Hui, R.

Huo, J.

Igarashi, K.

Kanno, A.

R. S. Luís, B. J. Puttnam, J. M. D. Mendinueta, W. Klaus, J. Sakaguchi, Y. Awaji, T. Kawanishi, A. Kanno, and N. Wada, “OSNR Penalty of Self-Homodyne Coherent Detection in Spatial-Division-Multiplexing Systems,” IEEE Photonics Technol. Lett. 26(5), 477–479 (2014).
[Crossref]

R. S. Luís, B. J. Puttnam, J. M. D. Mendinueta, J. Sakaguchi, W. Klaus, Y. Awaji, N. Wada, A. Kanno, and T. Kawanishi, “In-Service Method of Path Length Alignment in SDM Systems with Self-Homodyne Detection,” in 2013 18th OptoElectronics and Communications Conference held jointly with 2013 International Conference on Photonics in Switching (Optical Society of America, 2013), paper ThR3_3.

Kawanishi, T.

R. S. Luís, B. J. Puttnam, J. M. D. Mendinueta, W. Klaus, J. Sakaguchi, Y. Awaji, T. Kawanishi, A. Kanno, and N. Wada, “OSNR Penalty of Self-Homodyne Coherent Detection in Spatial-Division-Multiplexing Systems,” IEEE Photonics Technol. Lett. 26(5), 477–479 (2014).
[Crossref]

R. S. Luís, B. J. Puttnam, J. M. D. Mendinueta, J. Sakaguchi, W. Klaus, Y. Awaji, N. Wada, A. Kanno, and T. Kawanishi, “In-Service Method of Path Length Alignment in SDM Systems with Self-Homodyne Detection,” in 2013 18th OptoElectronics and Communications Conference held jointly with 2013 International Conference on Photonics in Switching (Optical Society of America, 2013), paper ThR3_3.

Khan, S.

Khurgin, J. B.

Kikuchi, K.

Klaus, W.

R. S. Luís, B. J. Puttnam, A. V. T. Cartaxo, W. Klaus, J. M. D. Mendinueta, Y. Awaji, N. Wada, T. Nakanishi, T. Hayashi, and T. Sasaki, “Time and Modulation Frequency Dependence of Crosstalk in Homogeneous Multi-Core Fibers,” J. Lightwave Technol. 34(2), 441–447 (2016).
[Crossref]

R. S. Luís, B. J. Puttnam, J. M. D. Mendinueta, W. Klaus, J. Sakaguchi, Y. Awaji, T. Kawanishi, A. Kanno, and N. Wada, “OSNR Penalty of Self-Homodyne Coherent Detection in Spatial-Division-Multiplexing Systems,” IEEE Photonics Technol. Lett. 26(5), 477–479 (2014).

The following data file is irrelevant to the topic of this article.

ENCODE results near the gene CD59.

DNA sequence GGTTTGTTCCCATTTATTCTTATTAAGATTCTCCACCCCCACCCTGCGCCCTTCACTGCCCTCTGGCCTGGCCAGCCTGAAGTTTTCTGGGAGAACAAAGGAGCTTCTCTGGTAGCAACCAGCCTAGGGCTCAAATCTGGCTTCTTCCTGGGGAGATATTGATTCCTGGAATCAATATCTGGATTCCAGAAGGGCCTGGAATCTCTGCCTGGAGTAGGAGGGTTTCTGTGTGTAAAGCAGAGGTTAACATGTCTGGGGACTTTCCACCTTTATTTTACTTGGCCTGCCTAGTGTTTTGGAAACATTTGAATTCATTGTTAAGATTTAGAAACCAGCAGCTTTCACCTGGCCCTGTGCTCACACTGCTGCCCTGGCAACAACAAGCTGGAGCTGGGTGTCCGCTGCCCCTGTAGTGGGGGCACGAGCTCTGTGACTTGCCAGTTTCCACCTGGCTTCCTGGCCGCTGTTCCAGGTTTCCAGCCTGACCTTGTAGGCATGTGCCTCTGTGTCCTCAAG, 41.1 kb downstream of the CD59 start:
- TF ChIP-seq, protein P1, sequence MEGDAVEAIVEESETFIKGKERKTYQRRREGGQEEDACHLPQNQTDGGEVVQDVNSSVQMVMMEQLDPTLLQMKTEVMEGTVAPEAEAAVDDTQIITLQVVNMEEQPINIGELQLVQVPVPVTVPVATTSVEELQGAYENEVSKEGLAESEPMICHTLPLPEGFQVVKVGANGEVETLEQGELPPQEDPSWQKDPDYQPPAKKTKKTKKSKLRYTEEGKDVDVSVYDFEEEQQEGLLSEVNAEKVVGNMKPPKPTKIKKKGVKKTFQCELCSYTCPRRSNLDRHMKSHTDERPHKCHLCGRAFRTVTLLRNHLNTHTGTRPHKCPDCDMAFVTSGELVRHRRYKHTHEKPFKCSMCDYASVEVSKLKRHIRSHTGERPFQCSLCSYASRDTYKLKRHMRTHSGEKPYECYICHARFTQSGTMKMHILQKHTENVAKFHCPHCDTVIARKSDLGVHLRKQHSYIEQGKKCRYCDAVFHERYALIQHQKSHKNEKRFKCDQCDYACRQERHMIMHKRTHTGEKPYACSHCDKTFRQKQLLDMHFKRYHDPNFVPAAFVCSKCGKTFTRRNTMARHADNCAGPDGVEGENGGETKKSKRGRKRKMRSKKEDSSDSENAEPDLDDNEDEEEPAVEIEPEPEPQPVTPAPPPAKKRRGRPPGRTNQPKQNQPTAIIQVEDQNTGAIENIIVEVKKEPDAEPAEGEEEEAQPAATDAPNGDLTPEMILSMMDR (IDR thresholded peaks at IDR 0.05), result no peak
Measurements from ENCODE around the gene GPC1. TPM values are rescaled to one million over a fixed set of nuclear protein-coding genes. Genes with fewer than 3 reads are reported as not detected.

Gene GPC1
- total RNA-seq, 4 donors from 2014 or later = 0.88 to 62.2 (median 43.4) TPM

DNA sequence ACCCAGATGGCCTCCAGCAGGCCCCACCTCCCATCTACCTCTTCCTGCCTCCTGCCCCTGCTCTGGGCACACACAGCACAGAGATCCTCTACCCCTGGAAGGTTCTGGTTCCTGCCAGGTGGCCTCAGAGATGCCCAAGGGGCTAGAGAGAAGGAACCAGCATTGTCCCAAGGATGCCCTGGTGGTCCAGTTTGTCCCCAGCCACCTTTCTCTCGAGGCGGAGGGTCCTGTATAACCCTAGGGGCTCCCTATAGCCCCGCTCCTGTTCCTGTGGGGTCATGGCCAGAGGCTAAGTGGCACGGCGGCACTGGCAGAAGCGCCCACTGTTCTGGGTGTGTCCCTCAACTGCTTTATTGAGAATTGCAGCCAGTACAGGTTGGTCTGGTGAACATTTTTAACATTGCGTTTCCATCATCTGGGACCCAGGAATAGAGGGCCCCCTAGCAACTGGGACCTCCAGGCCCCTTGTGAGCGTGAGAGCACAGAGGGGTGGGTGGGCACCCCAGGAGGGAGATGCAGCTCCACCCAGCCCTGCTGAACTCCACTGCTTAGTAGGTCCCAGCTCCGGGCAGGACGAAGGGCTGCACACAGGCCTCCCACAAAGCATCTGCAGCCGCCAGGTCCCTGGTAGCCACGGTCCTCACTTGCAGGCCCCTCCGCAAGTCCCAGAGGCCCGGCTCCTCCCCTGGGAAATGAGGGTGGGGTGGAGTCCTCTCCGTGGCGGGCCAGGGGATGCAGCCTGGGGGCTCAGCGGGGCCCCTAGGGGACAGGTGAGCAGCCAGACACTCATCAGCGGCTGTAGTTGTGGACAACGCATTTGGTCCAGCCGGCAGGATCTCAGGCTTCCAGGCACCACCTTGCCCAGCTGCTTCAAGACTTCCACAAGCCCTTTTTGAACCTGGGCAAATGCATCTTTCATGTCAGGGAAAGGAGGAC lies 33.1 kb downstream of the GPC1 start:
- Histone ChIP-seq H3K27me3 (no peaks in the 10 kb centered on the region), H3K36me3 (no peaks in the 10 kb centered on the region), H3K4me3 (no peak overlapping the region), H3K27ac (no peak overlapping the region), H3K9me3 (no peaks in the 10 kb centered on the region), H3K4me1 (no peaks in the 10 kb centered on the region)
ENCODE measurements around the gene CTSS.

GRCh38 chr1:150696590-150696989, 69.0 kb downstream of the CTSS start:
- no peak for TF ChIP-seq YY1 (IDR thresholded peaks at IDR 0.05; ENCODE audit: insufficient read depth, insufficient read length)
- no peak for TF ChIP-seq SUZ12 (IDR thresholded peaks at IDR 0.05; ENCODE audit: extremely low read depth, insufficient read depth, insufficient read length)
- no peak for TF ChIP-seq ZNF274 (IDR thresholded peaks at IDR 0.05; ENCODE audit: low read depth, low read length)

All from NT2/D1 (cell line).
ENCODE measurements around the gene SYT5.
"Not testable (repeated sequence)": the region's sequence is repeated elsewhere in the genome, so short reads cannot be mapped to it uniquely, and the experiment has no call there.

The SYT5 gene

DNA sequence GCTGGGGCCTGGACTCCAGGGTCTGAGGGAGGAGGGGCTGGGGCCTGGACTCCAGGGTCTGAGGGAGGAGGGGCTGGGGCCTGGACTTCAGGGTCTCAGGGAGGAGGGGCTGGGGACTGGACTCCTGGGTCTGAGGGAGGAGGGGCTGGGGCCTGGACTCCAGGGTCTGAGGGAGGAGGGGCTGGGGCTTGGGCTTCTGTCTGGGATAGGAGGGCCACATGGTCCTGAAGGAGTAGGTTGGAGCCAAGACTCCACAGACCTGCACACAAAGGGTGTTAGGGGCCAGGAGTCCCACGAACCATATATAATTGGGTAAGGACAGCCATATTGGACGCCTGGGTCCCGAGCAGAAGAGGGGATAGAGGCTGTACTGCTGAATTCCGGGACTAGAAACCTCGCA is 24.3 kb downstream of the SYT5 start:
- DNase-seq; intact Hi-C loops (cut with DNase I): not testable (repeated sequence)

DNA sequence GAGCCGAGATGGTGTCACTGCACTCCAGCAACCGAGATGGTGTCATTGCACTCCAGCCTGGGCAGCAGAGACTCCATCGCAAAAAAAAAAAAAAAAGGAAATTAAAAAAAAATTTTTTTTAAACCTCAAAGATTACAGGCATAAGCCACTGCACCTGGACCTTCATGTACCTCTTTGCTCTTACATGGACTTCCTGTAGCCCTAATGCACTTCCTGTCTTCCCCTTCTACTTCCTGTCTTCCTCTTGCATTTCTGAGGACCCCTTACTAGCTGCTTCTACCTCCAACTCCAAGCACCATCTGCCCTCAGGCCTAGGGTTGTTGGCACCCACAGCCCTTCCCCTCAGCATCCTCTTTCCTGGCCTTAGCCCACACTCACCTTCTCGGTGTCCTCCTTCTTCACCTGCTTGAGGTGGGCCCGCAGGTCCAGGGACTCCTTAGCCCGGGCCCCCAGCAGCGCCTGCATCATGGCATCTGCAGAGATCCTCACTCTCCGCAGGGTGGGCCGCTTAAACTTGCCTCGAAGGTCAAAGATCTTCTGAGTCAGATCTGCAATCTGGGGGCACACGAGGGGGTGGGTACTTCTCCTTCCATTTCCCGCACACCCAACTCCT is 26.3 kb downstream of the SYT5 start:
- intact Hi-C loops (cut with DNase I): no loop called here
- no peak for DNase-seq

[Crossref]

R. S. Luís, B. J. Puttnam, J. M. D. Mendinueta, J. Sakaguchi, W. Klaus, Y. Awaji, N. Wada, A. Kanno, and T. Kawanishi, “In-Service Method of Path Length Alignment in SDM Systems with Self-Homodyne Detection,” in 2013 18th OptoElectronics and Communications Conference held jointly with 2013 International Conference on Photonics in Switching (Optical Society of America, 2013), paper ThR3_3.

R. S. Luís, B. J. Puttnam, J.-M. D. Mendinueta, W. Klaus, Y. Awaji, and N. Wada, “Comparing Inter-Core Skew Fluctuations in Multi-Core and Single-Core Fibers,” in Conference on Lasers and Electro-Optics (Optical Society of America, 2015), paper SM2L.5.

Lau, A. P. T.

Q. Sui, A. P. T. Lau, and C. Lu, “Fast and robust chromatic dispersion estimation using auto-correlation of signal power waveform for DSP based-coherent systems,” in Optical Fiber Communication Conference (Optical Society of America, 2012), paper OW4G.3.

Lessard, S.

Li, A.

Li, L.

Liboiron-Ladouceur, O.

Lipson, M.

Lira, H. L. R.

Liu, D.

Z. Feng, L. Xu, Q. Wu, M. Tang, S. Fu, W. Tong, P. P. Shum, and D. Liu, “Ultra-high capacity WDM-SDM optical access network with self-homodyne detection downstream and 32QAM-FBMC upstream,” Opt. Express 25(6), 5951 (2017).
[Crossref]

Z. Qu, S. Fu, M. Zhang, M. Tang, P. Shum, and D. Liu, “Analytical Investigation on Self-Homodyne Coherent System Based on Few-Mode Fiber,” IEEE Photonics Technol. Lett. 26(1), 74–77 (2014).
[Crossref]

Liu, H.

Lu, C.

Q. Sui, A. P. T. Lau, and C. Lu, “Fast and robust chromatic dispersion estimation using auto-correlation of signal power waveform for DSP based-coherent systems,” in Optical Fiber Communication Conference (Optical Society of America, 2012), paper OW4G.3.

Lu, Y.

Luís, R. S.